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Latent Learning in Dogs: Give ‘Em a Break!

September 15, 2015

As humans we often like to practice a new skill over and over until we reach a certain level of success. But did you ever notice that when you are struggling with something new that if you take a break and get a good night’s sleep it seems easier when you come back to it the next day?

This is due to a concept called latent learning, and it is useful for our dogs, too! Brains benefit from “down time” to process and absorb information, after which they can come back to the next training session (later the same day, the next day, or even longer) at a seemingly higher level of understanding than where they left off. Thanks to latent learning, even if your dog did not fully grasp a skill in a single training session, s/he may come back to the next session seeming to learn it more quickly and easily. This effect can be quite dramatic; people sometimes describe it as their dog seeming to suddenly “just get” how to do something s/he was struggling with previously. It is not magic; it is the brain using that quiet time to store information and learning (learning which might not have been apparent at the time) in the long term memory and pulling it out later.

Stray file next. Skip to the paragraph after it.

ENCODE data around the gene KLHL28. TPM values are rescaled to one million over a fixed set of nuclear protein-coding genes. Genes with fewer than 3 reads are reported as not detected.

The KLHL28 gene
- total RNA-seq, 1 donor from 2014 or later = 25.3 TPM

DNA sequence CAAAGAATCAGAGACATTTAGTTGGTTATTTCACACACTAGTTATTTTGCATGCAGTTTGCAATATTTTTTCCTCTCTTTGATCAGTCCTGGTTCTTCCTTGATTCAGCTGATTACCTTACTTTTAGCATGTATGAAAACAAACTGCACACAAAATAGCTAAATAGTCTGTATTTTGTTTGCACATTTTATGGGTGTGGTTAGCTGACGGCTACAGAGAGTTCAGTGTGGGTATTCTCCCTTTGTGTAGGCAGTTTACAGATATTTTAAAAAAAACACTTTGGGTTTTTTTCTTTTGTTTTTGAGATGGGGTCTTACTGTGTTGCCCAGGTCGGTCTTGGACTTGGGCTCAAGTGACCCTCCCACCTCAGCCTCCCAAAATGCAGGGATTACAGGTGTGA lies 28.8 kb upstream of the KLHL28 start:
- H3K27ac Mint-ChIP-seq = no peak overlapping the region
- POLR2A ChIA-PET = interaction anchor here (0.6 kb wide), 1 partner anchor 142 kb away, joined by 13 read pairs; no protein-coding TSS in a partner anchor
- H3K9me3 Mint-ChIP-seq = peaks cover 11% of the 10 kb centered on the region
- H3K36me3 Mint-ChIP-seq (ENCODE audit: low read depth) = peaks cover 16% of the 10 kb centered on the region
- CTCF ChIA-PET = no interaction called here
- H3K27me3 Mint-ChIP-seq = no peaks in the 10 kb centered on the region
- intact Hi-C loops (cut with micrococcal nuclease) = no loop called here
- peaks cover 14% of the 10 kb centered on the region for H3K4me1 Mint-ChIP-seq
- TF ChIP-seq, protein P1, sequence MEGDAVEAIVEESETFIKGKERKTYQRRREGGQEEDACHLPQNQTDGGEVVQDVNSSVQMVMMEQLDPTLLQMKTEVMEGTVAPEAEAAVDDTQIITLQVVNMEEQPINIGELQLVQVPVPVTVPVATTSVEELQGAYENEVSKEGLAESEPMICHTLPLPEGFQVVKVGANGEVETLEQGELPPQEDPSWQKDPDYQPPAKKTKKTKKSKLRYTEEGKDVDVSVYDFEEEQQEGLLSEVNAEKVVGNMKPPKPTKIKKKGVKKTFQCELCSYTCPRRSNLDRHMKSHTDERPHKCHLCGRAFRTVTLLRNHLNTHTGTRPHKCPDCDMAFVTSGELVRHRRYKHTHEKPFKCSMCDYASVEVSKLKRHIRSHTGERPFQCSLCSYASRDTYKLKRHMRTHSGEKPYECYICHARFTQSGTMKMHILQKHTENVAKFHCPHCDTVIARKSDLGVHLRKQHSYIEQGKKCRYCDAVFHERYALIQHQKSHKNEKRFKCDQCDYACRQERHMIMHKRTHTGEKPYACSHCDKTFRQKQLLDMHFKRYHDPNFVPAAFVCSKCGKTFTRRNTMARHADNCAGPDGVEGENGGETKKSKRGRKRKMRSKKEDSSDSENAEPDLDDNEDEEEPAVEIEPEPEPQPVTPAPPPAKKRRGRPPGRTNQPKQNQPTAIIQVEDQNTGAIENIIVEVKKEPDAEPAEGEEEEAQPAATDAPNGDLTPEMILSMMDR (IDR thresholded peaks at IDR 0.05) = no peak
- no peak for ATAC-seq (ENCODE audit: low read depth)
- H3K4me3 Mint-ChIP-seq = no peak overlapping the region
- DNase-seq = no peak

You are unlikely to need latent learning’s help in order to teach simple commands like “sit,” but if you are teaching your dog more complicated tricks or skills it can be very useful. To take full advantage of latent learning, keep training sessions short and do no more than 5-8 repetitions of a particular skill in any one session even if you did not reach the desired level of success. Trying “just one more time” is often counterproductive and hinders rather than helps learning. Provide your dog with some quiet, relaxed free time after a training session and come back to the skill later. You should find that your dog has more success with each subsequent session. If you ever find yourself getting frustrated, end the session and tackle it again next time.

Latent learning can help make training smoother and more fun for you and your dog! If you have questions, consult a trainer or feel free to call the clinic to speak with us!


Written by: Karen Christopherson DVM CVA

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